Monday, May 22, 2017

1898: Physicians search for asthma remedies

Physicians in the 19th century were eager to find a good remedy to help their asthmatic patients, especially the children suffering from it.  There were no truly effective remedies for the ailment, although there were a few options that provided at least some relief temporarily.

I almost like to think of the asthma market in the the 19th century as the weight loss market of today.  Most people are busy and don't have time to exercise.  And with all the tasty foods, they don't want to diet.  So this opens up a market for weight loss gimmicks.

So now there's hundreds of products catering to this market, including pills, elixirs, weights that vibrate, and gadgets that wrap around your body to create perfect abs.  In reality, however, most of these products don't produce results unless the person has a calorie deficit, or consumes fewer calories than he burns.  

This was how the asthma market was in the 19th century.  Some medicines offered relief, but none made your asthma go away.  However, if you managed to avoid your asthma triggers, it may appear as though the medicine was working.

And much like the modern person yearns for an article or post in a magazine that describes the latest weight loss craze or gimmick, the 19th century asthmatic or asthma doctor yearned for the the latest asthma craze or gimmick.

One such post was included in the 16th edition of "The Medical World" as a letter to the editor:
Editor Medical World :—I wish we could get some of the able contributors to your valuable journal to contribute their experience in the treatment of bronchial asthma. It has been my lot to have several patients suffering with that disease. Fortunately for me, I have been very successful in treating it. The prescription that I give, with some variations, has wrought wonders in some of my asthmatics. As an example, about six months ago I was called to see a lady who was attacked with malarial fever, and while dosing out medicine for her, my attention was attracted to some one in the adjoining room who seemed to be making a desperate effort to get the breath. On inquiry I learned that the party was the lady's daughter, who had been a sufferer with asthma ever since she was six months old, and that she was then sixteen; and that the attacks were getting more frequent and lasted longer. I am giving the daughter the following prescription. Since she has been taking it she has had two slight attacks, which were promptly relieved by giving the medicine in double doses every four hours. This relieves the attacks generally when the second or third double dose is taken. The following is the prescription:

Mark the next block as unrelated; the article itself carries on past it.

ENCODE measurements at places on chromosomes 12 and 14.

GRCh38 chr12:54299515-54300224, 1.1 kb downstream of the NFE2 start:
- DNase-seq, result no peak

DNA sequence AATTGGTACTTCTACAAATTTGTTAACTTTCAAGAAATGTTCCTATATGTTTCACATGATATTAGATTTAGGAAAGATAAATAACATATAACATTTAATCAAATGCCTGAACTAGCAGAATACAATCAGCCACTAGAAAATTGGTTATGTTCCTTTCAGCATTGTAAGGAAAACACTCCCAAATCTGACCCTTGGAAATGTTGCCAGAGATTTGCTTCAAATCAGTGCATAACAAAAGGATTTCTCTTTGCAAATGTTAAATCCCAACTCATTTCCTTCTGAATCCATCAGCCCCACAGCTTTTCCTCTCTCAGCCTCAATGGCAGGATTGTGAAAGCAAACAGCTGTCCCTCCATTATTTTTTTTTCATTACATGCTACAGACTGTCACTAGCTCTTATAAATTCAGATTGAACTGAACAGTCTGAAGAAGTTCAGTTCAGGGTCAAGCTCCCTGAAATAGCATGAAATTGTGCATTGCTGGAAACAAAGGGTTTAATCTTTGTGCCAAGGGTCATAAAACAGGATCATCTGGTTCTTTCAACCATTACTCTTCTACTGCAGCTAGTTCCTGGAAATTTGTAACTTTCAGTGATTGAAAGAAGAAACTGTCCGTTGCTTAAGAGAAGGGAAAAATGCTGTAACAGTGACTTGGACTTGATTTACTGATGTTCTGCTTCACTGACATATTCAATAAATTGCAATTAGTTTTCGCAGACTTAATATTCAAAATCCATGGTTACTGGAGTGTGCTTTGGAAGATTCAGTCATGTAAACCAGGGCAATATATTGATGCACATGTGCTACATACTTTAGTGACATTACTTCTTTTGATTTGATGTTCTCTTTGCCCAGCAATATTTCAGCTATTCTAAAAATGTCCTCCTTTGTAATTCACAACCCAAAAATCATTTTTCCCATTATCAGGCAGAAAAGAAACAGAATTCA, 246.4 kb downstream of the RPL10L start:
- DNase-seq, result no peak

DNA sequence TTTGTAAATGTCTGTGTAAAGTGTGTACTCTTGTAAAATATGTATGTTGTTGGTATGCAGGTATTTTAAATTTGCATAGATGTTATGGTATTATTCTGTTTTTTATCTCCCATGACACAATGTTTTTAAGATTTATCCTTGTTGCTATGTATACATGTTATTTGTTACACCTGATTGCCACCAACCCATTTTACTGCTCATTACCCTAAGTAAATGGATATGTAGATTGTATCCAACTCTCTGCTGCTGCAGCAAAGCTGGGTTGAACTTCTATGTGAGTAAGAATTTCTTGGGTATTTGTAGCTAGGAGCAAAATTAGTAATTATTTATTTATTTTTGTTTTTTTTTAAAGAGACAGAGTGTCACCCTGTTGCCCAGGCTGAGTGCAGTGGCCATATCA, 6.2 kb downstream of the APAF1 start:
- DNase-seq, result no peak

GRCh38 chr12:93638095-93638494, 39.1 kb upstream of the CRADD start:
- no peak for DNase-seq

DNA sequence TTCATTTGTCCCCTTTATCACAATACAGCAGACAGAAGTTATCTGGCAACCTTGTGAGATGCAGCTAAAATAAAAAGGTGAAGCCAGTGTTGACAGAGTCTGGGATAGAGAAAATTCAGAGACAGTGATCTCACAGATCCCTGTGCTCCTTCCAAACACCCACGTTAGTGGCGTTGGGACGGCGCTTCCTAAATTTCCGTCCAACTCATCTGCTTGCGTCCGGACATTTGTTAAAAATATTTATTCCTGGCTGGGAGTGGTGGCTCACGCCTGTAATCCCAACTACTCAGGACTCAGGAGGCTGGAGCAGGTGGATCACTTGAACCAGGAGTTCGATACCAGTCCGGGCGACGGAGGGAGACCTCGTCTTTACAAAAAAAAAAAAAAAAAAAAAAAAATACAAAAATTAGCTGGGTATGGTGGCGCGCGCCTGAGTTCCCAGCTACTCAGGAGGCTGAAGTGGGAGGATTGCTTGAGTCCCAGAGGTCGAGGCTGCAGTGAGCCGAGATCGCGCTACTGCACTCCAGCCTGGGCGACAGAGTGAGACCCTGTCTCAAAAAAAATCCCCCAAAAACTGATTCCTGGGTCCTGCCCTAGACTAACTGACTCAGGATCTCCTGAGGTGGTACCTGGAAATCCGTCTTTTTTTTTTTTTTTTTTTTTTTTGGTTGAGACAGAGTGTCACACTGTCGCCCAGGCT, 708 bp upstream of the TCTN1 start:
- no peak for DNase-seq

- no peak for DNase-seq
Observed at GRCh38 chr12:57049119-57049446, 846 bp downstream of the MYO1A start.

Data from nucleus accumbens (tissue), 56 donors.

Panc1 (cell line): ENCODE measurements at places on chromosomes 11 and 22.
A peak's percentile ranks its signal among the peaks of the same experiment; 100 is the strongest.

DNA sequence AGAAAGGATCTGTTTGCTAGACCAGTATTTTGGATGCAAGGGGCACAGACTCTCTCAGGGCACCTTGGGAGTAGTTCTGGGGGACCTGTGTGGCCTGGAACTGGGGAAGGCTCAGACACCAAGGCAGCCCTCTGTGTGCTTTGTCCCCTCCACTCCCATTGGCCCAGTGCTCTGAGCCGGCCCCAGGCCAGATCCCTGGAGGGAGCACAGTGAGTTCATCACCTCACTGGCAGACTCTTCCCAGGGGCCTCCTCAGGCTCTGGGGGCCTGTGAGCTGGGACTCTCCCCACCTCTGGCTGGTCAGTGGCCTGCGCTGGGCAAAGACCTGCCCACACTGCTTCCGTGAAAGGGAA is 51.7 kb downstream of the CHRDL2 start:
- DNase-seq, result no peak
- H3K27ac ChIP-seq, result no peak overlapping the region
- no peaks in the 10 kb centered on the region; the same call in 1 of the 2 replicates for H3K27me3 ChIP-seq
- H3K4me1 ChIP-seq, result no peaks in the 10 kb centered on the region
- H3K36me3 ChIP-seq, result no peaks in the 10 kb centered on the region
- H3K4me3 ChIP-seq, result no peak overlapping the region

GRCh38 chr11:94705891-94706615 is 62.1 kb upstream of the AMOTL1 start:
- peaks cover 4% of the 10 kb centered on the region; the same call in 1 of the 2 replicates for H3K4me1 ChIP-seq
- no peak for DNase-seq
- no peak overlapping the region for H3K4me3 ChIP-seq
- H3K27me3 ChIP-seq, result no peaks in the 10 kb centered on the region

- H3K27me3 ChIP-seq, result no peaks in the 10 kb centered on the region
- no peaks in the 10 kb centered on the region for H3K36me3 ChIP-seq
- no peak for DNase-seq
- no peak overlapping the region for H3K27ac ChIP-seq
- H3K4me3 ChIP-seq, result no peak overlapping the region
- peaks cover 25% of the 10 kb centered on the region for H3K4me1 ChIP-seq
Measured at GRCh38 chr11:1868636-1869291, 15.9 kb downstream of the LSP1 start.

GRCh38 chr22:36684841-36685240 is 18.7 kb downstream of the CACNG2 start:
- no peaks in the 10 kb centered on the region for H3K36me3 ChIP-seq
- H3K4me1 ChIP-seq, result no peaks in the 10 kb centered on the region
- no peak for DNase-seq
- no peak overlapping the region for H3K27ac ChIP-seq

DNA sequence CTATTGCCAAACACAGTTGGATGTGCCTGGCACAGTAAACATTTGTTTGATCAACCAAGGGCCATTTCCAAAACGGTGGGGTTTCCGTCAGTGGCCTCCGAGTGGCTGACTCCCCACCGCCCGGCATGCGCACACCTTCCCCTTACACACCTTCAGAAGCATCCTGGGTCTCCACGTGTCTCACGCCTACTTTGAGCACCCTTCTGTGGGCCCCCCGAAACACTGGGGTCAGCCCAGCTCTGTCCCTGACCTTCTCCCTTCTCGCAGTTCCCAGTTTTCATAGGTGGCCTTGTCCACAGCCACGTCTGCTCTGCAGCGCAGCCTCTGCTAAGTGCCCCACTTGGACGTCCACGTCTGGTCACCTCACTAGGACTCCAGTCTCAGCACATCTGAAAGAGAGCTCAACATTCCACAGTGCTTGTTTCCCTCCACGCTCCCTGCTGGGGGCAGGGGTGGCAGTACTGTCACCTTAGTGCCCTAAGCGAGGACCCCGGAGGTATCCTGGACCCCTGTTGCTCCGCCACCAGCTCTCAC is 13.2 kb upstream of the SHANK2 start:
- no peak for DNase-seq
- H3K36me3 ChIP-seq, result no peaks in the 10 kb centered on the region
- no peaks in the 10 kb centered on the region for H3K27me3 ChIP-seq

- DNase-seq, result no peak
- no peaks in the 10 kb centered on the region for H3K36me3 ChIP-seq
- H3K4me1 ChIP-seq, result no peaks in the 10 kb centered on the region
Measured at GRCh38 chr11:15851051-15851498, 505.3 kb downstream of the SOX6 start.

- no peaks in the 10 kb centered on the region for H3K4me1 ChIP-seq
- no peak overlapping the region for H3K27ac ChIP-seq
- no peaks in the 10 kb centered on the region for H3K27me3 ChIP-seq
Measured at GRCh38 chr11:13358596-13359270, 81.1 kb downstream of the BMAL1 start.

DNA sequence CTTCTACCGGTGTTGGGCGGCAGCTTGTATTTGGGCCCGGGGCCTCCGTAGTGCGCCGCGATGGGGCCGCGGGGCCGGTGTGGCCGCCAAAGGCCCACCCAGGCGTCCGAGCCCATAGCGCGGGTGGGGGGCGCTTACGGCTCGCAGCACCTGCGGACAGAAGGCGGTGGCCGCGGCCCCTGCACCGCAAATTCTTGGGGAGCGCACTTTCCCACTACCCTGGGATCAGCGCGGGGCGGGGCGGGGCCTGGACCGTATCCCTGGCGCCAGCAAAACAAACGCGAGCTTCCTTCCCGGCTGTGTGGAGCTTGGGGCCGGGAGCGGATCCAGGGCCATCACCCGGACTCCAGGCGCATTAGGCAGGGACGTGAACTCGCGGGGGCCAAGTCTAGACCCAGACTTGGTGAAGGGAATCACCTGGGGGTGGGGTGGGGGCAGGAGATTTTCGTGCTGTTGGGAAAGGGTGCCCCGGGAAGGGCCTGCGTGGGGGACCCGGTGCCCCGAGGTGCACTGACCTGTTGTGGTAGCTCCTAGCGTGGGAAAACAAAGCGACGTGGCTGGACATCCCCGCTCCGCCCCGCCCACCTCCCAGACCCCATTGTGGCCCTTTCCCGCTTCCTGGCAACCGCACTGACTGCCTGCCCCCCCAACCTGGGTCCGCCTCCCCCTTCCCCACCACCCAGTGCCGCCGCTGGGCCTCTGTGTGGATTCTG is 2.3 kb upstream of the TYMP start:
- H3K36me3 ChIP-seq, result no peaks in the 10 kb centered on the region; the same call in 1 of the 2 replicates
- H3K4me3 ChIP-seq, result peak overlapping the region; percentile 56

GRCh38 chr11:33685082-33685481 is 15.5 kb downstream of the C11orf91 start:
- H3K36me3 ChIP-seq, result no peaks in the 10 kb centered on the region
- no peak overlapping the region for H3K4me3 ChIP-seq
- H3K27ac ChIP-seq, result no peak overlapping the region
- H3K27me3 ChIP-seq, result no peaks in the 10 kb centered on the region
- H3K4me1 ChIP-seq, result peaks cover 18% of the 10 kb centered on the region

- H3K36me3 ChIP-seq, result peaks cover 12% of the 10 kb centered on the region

prescription:
B Iodide of potassium - - oz. iss
Muriate ot ammonia - - dr. iv
Fid. ext. grindelia robusta - oz. ij
Fid. ext. quebracho - - oz. iss
Fid. ext. jaborandi - - - dr. iv
Ammonia bromide - - oz iss
Simple elixir enough to make oz. viij
M. S. Take a teaspoonful three times during
the day and one at bedtime.
S. H. Singleton, M.D.
Fouts, Oklahoma Ter.
Similar to today's physicians, each has his own prescription for asthmatics.  The main difference is that today's physicians have access to better asthma wisdom, better asthma remedies, and asthma guidelines.  So while there are still a variety of options for treating asthma, physicians today are less open to playing around with crap shoot remedies as S.H. Singleton was looking for.

References:
  1. Taylor, C.F., editor, "The Medical World," volume 16, 1898, Philadelphia, page 26-27

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